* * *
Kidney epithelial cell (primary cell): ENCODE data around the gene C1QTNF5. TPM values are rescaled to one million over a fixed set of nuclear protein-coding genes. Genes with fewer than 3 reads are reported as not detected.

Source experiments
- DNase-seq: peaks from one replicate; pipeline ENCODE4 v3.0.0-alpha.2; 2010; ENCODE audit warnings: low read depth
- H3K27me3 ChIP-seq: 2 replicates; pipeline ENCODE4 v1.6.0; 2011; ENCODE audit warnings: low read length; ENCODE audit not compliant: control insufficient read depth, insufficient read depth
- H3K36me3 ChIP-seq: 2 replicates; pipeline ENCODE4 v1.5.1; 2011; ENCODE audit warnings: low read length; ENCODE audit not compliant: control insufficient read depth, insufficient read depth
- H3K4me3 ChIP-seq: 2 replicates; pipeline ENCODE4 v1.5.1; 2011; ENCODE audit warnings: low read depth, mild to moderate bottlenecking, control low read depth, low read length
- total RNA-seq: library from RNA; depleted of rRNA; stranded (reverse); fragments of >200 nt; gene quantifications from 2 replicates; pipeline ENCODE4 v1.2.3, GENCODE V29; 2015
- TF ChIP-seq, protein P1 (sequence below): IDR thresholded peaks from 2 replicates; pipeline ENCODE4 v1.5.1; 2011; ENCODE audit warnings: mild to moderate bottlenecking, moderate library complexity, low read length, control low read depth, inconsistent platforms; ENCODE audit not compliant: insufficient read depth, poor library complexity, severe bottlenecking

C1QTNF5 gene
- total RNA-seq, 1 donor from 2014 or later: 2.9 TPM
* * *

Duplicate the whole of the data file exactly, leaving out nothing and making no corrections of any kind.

Kidney epithelial cell (primary cell): ENCODE data around the gene C1QTNF5. TPM values are rescaled to one million over a fixed set of nuclear protein-coding genes. Genes with fewer than 3 reads are reported as not detected.

Source experiments
- DNase-seq: peaks from one replicate; pipeline ENCODE4 v3.0.0-alpha.2; 2010; ENCODE audit warnings: low read depth
- H3K27me3 ChIP-seq: 2 replicates; pipeline ENCODE4 v1.6.0; 2011; ENCODE audit warnings: low read length; ENCODE audit not compliant: control insufficient read depth, insufficient read depth
- H3K36me3 ChIP-seq: 2 replicates; pipeline ENCODE4 v1.5.1; 2011; ENCODE audit warnings: low read length; ENCODE audit not compliant: control insufficient read depth, insufficient read depth
- H3K4me3 ChIP-seq: 2 replicates; pipeline ENCODE4 v1.5.1; 2011; ENCODE audit warnings: low read depth, mild to moderate bottlenecking, control low read depth, low read length
- total RNA-seq: library from RNA; depleted of rRNA; stranded (reverse); fragments of >200 nt; gene quantifications from 2 replicates; pipeline ENCODE4 v1.2.3, GENCODE V29; 2015
- TF ChIP-seq, protein P1 (sequence below): IDR thresholded peaks from 2 replicates; pipeline ENCODE4 v1.5.1; 2011; ENCODE audit warnings: mild to moderate bottlenecking, moderate library complexity, low read length, control low read depth, inconsistent platforms; ENCODE audit not compliant: insufficient read depth, poor library complexity, severe bottlenecking

C1QTNF5 gene
- total RNA-seq, 1 donor from 2014 or later: 2.9 TPM